Tuesday, February 19, 2019

Movie Review: Bohemian Rhapsody (2018)


So what are we to take away from Bohemian Rhapsody exactly?  That Queen were a popular, groundbreaking band with an all-time great frontman?  We already knew that.  That Freddie Mercury was a wholly unconventional rock star who loved to party and had sex with a lot of people?  Yeah, we knew that too.  Or, are they implying that Mercury took his "lifestyle" too far and the band had to "rein him in," in order to be able relate to him again?  By all historical accounts Brian May, John Deacon and Roger Taylor weren't bothered in the least by Freddie's sexual orientation or his expression thereof, but in this film they're visibly uncomfortable with it seemingly at every turn.  And yet the screenplay isn't courageous enough to explore Freddie's personal life in any three-dimensional fashion, instead tiptoeing around all of it.

Were the filmmakers scared to deal with this material, lest it frighten away mainstream audiences?  Were Brian May and Roger Taylor not willing to fully commit to a tell-all about their bandmate, lest Queen fans come to the "shocking" realization that Freddie wasn't perfect?  This film just feels like it couldn't decide whether to be a Mercury character study or a band biography, and it ends up not really being either.  Mercury's personal life is explored only on the surface, and the other three band members are barely given characters at all.  Even his long-time relationship with Mary Austin and his later one with Jim Hutton are mostly glossed over, while his personal assistant Paul Prenter is presented as a scheming leech.

Singlehandedly carrying the film, Rami Malek gives a very strong performance, the only thing about this film that deserved an Oscar nomination (apparently Bohemian Rhapsody is this year's Gladiator in terms of being over-nominated).  But imagine what he could've done with Mercury's final years, something the script omits completely, instead jumping from the triumphant Live Aid performance to a closing title informing us that Freddie died six years later.  This reeked of the filmmakers simply not wanting to get their hands dirty exploring real dramatic heft, like the goal was to enhance the Queen brand rather than tell their (fascinating) story.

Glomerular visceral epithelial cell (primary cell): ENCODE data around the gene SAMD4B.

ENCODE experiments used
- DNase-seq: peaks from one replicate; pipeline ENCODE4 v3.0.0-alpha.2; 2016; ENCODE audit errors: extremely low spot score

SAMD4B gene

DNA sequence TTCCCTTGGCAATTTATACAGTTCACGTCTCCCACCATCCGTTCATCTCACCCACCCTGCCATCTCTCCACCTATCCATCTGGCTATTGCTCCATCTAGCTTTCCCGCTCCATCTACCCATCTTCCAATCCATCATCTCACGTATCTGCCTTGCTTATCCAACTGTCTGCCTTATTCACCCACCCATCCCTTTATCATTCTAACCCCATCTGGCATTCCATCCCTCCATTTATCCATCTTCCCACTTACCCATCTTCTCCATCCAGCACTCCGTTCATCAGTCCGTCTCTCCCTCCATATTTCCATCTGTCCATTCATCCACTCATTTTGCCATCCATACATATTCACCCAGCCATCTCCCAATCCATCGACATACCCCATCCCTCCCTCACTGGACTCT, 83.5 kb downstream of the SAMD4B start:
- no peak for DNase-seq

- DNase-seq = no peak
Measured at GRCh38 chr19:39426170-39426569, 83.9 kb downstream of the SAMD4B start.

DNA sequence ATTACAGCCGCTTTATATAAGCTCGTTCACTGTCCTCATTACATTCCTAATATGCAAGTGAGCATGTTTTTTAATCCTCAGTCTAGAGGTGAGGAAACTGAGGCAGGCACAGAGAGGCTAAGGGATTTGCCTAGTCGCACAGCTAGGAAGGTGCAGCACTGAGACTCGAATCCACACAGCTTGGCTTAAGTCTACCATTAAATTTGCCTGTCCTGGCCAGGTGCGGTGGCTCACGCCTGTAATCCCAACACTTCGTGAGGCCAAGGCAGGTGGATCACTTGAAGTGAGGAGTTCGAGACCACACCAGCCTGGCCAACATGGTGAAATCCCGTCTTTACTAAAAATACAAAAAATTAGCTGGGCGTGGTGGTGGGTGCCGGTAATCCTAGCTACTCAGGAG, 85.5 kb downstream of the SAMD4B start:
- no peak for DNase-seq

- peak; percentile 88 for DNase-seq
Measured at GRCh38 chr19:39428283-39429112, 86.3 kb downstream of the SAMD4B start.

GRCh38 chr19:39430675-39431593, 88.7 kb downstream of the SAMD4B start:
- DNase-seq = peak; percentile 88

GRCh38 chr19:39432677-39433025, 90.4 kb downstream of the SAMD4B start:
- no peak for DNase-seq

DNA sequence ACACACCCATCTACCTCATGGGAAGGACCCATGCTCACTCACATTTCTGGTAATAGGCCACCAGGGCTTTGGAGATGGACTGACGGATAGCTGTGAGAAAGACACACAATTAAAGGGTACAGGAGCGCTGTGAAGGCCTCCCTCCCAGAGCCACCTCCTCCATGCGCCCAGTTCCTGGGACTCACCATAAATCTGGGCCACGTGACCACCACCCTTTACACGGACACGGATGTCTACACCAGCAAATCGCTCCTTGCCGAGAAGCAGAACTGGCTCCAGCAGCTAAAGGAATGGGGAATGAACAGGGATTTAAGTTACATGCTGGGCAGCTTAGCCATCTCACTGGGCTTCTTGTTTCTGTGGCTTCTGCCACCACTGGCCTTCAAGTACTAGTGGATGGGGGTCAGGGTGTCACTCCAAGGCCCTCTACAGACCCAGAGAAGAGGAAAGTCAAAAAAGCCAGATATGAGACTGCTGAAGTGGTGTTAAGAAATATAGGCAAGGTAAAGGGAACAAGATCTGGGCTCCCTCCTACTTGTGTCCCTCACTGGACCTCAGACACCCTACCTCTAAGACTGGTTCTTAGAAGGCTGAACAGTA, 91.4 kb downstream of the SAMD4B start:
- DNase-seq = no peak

On top of this, all the scenes dealing with their creative process are paint-by-numbers tripe, full of hackneyed lines like "We're pushing boundaries and crossing genres!" and "No radio station is going to play a six-minute song with opera in it!"  These scenes are written as though everyone involved knew ahead of time that "Bohemian Rhapsody" was destined to become an all-time genre-bending classic, when I always got the impression they were just experimenting with the format, hoping for the best.  Either talk about the creative stuff or don't; half-assing it feels joyless and obligatory.   

Much has been made of the film's historical inaccuracies; "We Will Rock You" is shown being recorded in 1980 when it actually came out in 1977, Mercury displays AIDS-related symptoms prior to the 1985 Live Aid concert when in fact he wasn't diagnosed until 1987-ish and didn't tell the band until '89.  But these are secondary to the film simply not being a compelling or even daring account of one of the more interesting and unlikely iconic rock bands of all time.  Instead we're left with a safe, superficial skim over the band's history, carried only by a strong central performance.  Originally Sacha Baron Cohen was to play Mercury and envisioned the film as a warts-and-all, R-rated rock n' roll biopic.  I'd have liked to see that film.  This one makes Oliver Stone's The Doors look like a masterpiece by comparison.  The more I think about it, the less I think of it.

I give Bohemian Rhapsody ** out of ****.


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